Continuing my occasional read-through of Sir Terry Pratchett’s Discworld series, one novel at a time.
Today’s entry is the fifteenth book, Men at Arms.
First appearance: Constable Angua, Drumknott, Willikins, Lord Rust
Introduced to Discworld: firearms
Plot: Lord Edward d’Eath has just ascended to the head of a broke noble house. As a trained Assassin, and a member of an impoverished noble family, d’Eath has plans. He’s a romantic who wants to restore the monarchy of Ankh-Morpork, and he thinks he knows who the rightful king is: newly promoted Night Watchman Corporal Carrot Ironfoundersson.
He might actually be right about that.
Carrot, meanwhile, is busy busting in three new recruits to the Night Watch, all basically affirmative action hires to reflect Ankh-Morpork’s growing populations of beings who aren’t human: Cuddy the dwarf, Angua the woman (and something else), and Detritus the troll. Too bad dwarves and trolls hate each other.
D’Eath’s plans to restore the throne to its rightful ruler take shape in an elaborate plan to destabilize the city and kill the Patrician, and then put Carrot on the throne all for the greater glory of the good old days. And he found an old weapon, a “gonne,” that speaks to him and allows him to pull off the potential for a perfect murder.
Can the Watch prevent the crime, solve various suspicious murders, prevent riots between the different resident species, and all before Sam Vimes is forced to retire after marrying Lady Sybil?
Commentary: Gee, where to start?
There’s a lot going on in this book. This was actually the first Discworld novel I’d ever read, and I still have my original copy, the only hardback version of the series on my shelf. I think I appreciated it a bit more this time around than I did before because I know the characters a bit better. If there’s anything that seems off, it’s Carrot having a distaste for the undead. Carrot always sees the best in everybody. This is a character who thinks simply telling someone they are under arrest is good enough to stop anyone. Often he’s actually right. That he can prevent a riot between the dwarves and the trolls on the anniversary of the Battle of Koom Valley (the only battle in history where both sides ambushed each other) with a reasonable chat while knowing most everybody present by name is proof enough of that. So, why he dislikes the undead is weird.
It was most likely done because of Angua, the werewolf. Werewolves on the Disc are considered undead for some reason. That she and Carrot seem to fall for each other (let’s face it, they both sound gorgeous) forces Carrot to drop his last, and indeed only, prejudice. We’re reminded here that Carrot is simple, but simple isn’t the same as stupid. Even knowing where he (probably) came from doesn’t make him want to be a king, and his list of requests to the Patrician at the end of the novel suggest he’s happy just being a copper.
Angua’s turning into a wolf (something that apparently only Carrot was unaware of when she was hired) also allows for the return of Gaspode. He got his power of speech back after losing it in Moving Pictures, and he uses it too. Big Fido, head of the Dog Guild, is out to get him. That Big Fido is a small poodle who decided dogs were better than people is beside the point. Actually, the Big Fido subplot didn’t seem to add up to much. It’s funny, but mostly just adds pages to the book.
One thing Pratchett does here is finally give Detritus a place. Detritus is dumb even by troll standards and has been popping up in different books here and there, but as a member of the Watch (and, it seems, a fantastic recruiter/drill sergeant) with his signature weapon (a siege crossbow that would be too big for most anything to lift let alone fire alone), he comes to the place Pratchett will use him for the rest of the series. And we find out Detritus really is smart…when he’s very, very cold. Detritus gets locked in a freezer at one point and manages to invent calculus, among other higher forms of math.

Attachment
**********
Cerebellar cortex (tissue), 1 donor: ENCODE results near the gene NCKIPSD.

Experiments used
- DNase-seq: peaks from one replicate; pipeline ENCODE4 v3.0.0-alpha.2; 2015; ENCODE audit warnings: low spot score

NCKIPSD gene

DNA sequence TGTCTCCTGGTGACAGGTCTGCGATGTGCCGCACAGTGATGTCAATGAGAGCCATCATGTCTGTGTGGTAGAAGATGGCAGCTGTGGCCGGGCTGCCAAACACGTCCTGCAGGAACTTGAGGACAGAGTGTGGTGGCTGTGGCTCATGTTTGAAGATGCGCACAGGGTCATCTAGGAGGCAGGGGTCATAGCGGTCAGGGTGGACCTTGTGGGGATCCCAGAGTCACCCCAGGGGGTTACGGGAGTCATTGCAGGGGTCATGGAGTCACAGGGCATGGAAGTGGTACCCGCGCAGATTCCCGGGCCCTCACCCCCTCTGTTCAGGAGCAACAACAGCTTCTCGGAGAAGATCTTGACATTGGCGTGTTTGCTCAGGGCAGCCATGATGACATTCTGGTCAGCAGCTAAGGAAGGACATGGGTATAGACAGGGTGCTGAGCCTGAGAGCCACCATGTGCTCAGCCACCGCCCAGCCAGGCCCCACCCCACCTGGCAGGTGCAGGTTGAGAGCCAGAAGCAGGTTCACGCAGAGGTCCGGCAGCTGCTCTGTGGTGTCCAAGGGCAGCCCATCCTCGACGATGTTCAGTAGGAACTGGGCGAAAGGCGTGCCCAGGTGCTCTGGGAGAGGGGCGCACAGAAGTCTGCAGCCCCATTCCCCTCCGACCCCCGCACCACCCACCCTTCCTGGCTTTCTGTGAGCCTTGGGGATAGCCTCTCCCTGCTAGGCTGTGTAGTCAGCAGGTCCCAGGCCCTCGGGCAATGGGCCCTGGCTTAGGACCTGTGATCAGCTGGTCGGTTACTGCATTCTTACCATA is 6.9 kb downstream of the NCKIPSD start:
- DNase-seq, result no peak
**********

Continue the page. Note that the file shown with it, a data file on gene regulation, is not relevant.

Vimes also has a good plot going on. Vimes is set to marry a rich woman and as a result has to hobnob with other rich people, something he doesn’t like or care for. He’s also being forced to leave the Watch, which he really doesn’t care for. With no clear successor in mind, and Vimes about to go into a miserable (for him) existence as the richest man in Ankh-Morpork, what’s a guy to do?
Thankfully, it all works out.
On a final note, the gonne having a mind of its own is an old Discworld stand-by. As Pratchett was English, I do wonder how much that influenced his thoughts on firearms. There is a single instance of the weapon being spelled as a “gun” near the end of the book for anyone who had missed that so far, but guns in a fantasy world don’t really exist all that often, so while guns are hardly illegal in England, there isn’t as near as I can make out the same sort of gun culture there as there is in the United States. Oh well.
Goodreads also tells me there’s a short story that comes between this book and Guards! Guards! The story can be found here and is called “Theatre of Cruelty”. In it, the Watch, specifically Carrot, investigate a bizarre murder. The story is quick and amusing, the highlight of which is Carrot asking Death a few questions. That leads to this exchange:
“You see, sir,” said Corporal Carrot, “as I understand the law, you are an Accessory After The Fact. Or possibly Before The Fact.”
YOUNG MAN, I AM THE FACT.
NEXT BOOK: Death goes missing. His granddaughter Susan has to take up the family business. Meanwhile, a new musical style is sweeping the Disc. Be back here at some point in the future for Soul Music.
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